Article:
• Join over 1.2 million students every month
  • Accelerate your learning by 29%
  • Unlimited access from just £6.99 per month

How much influence does the media have on the political process

Extracts from this document...

Introduction

How much influence does the media have on the political process The media is considered the fourth power in the modern democratic society. Its influence is undisputed, although it is hard to measure and to determine whether it is positive or negative. This essay will examine different theories related to the nature and the extent of the media influence on the political process. It will attempt to explain the trends in the development and the roles that different types of media play in the society. There are three basic theories approaching the subject. According to them the media reinforces the public opinion, it forms the public opinion or it does not affect it (Clark 1979). The first theory is based on the assumption that people have established opinions and political preferences and the exposure to the mass media is unlikely to change them, but only to reinforce them. This view is summarized by Joseph Klapper (as cited in Clark 1979: 72) "Persuasive communication functions far more frequently as an agent of reinforcement than as an agent of change". This observation aligns with the typical structure of a pluralist society in which different interest groups have different media representation and coverage. This outlines the characteristics of the most common relationship between the media and the society in which the audience is a customer with specific preferences and the media is a provider of information and analysis, that is designed to meet the needs of its customers and to keep their attention. ...read more.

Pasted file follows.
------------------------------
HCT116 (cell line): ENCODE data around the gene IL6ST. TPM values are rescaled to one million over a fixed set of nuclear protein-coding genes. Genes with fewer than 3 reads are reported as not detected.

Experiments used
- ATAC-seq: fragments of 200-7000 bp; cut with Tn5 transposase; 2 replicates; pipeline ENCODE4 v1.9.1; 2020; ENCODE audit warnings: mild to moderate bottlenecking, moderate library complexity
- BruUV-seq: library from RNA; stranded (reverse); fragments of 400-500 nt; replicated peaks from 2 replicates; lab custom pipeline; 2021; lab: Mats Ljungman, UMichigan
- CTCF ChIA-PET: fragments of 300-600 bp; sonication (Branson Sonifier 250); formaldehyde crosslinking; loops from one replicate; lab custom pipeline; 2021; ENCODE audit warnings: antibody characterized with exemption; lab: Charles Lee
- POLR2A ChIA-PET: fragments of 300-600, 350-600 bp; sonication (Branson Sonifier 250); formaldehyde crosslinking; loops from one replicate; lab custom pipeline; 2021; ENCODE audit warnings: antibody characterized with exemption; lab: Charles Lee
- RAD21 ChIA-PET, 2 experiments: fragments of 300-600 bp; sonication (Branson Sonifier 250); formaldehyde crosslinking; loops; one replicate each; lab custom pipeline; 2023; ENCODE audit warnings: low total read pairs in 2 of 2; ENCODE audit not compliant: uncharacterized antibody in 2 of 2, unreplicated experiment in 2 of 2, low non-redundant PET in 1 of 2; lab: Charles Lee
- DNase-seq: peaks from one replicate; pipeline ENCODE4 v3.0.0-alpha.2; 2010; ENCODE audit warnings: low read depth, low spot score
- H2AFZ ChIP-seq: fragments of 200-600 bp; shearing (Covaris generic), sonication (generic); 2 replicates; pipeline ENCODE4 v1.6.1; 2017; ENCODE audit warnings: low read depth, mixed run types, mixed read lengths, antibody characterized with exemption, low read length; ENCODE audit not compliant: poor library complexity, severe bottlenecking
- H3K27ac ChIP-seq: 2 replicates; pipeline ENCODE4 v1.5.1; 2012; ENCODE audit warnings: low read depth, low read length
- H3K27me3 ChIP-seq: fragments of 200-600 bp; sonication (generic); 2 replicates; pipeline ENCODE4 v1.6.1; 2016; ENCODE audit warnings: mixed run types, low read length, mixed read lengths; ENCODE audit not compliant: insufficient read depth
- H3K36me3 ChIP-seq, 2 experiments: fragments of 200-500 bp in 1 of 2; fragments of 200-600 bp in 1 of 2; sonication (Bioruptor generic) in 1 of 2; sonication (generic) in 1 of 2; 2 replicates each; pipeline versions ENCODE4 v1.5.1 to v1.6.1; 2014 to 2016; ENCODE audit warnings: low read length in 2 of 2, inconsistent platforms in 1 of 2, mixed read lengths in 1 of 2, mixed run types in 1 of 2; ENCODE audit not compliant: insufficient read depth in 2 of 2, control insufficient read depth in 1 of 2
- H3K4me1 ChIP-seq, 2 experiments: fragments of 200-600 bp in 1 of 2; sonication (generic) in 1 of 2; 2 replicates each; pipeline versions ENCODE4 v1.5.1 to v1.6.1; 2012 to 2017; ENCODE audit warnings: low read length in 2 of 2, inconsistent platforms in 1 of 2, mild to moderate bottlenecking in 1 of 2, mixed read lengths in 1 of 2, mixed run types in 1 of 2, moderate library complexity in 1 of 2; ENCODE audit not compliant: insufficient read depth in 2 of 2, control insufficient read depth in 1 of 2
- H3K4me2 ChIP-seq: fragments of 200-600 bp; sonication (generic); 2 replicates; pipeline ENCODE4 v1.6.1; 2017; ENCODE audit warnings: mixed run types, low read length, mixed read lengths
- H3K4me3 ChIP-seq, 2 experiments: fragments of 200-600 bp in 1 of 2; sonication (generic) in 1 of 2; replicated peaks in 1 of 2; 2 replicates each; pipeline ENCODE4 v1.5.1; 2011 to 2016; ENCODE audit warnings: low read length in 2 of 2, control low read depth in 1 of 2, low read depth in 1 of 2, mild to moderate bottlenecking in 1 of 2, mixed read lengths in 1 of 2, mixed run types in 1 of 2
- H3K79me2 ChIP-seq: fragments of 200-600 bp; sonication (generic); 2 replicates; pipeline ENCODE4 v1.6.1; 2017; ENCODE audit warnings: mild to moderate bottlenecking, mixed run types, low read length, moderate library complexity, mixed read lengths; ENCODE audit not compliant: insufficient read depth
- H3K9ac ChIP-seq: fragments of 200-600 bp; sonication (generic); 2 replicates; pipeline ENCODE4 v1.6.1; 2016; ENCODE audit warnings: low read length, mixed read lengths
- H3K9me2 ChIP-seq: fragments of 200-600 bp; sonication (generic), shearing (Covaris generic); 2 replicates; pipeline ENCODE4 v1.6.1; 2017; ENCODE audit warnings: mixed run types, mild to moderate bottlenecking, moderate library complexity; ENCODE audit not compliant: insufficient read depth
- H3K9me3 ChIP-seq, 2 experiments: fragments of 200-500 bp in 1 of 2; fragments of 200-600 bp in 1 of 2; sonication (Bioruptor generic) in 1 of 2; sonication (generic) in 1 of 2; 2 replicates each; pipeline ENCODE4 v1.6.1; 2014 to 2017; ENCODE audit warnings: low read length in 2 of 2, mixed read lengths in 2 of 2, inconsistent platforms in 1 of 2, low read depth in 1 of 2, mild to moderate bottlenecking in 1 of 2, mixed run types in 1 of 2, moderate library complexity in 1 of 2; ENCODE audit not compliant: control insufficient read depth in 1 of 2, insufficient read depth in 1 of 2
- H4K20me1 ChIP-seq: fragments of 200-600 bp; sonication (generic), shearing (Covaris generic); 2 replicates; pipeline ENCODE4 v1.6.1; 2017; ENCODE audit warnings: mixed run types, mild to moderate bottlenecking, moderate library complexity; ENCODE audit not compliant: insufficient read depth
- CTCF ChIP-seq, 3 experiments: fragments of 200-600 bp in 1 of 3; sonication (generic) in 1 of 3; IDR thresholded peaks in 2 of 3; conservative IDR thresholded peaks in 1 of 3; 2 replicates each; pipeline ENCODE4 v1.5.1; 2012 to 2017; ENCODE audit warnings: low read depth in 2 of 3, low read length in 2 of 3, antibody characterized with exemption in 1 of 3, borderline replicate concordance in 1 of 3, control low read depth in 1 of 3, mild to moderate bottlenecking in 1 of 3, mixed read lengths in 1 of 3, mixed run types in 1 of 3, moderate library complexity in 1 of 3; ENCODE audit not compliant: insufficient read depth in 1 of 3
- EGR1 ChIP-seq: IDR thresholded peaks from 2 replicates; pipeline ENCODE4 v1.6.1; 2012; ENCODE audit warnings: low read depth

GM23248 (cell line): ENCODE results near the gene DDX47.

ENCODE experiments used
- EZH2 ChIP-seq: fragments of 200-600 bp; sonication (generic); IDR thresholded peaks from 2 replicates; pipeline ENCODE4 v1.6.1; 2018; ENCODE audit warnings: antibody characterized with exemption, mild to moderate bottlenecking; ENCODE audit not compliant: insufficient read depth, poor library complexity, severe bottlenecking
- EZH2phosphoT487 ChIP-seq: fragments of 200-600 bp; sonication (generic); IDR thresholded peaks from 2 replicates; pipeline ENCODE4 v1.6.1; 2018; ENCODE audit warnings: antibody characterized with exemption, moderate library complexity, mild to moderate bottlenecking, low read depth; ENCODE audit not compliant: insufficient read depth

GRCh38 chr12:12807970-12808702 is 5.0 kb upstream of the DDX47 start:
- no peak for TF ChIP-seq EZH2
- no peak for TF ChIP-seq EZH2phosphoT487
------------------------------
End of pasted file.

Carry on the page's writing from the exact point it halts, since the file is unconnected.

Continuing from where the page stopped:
Middle

News Corporation sued the author for "trademark infringement" over the using of Fox News slogan "fair and balanced" on the cover of the book. The judge ruled in favor of the author saying "Of course, it is ironic that a media company that should be fighting for the First Amendment is trying to undermine it."[8] These examples paint a dark picture of the media influence and the rationale that drives the minds of media personalities and moguls. It shows how the media is a tool for certain people for imposing their views and manipulating the public opinion. The predatory practices of Rupert Murdoch described in The Mass Media Power in modern Britain (Eldridge 1996) indicate that this person sees himself as a power superior than any government in the world and he is not hiding his intentions to use his power to affect national and foreign policy of many countries for personal gains and satisfaction, while crushing the competition. Murdoch openly argued for the war in Iraq and it appears that all of his 175 newspapers across the world have supported it too [9]. The article by Roy Greenslade suggests that "the leader-writers are attempting to break down stubborn public opinion". This shows that in this case and perhaps many others one person orchestrates the agenda setting of 175 newspapers with 40 million copies weekly, and through his media empire he makes the case for a war, that is widely opposed by the public opinion [9]. ...read more.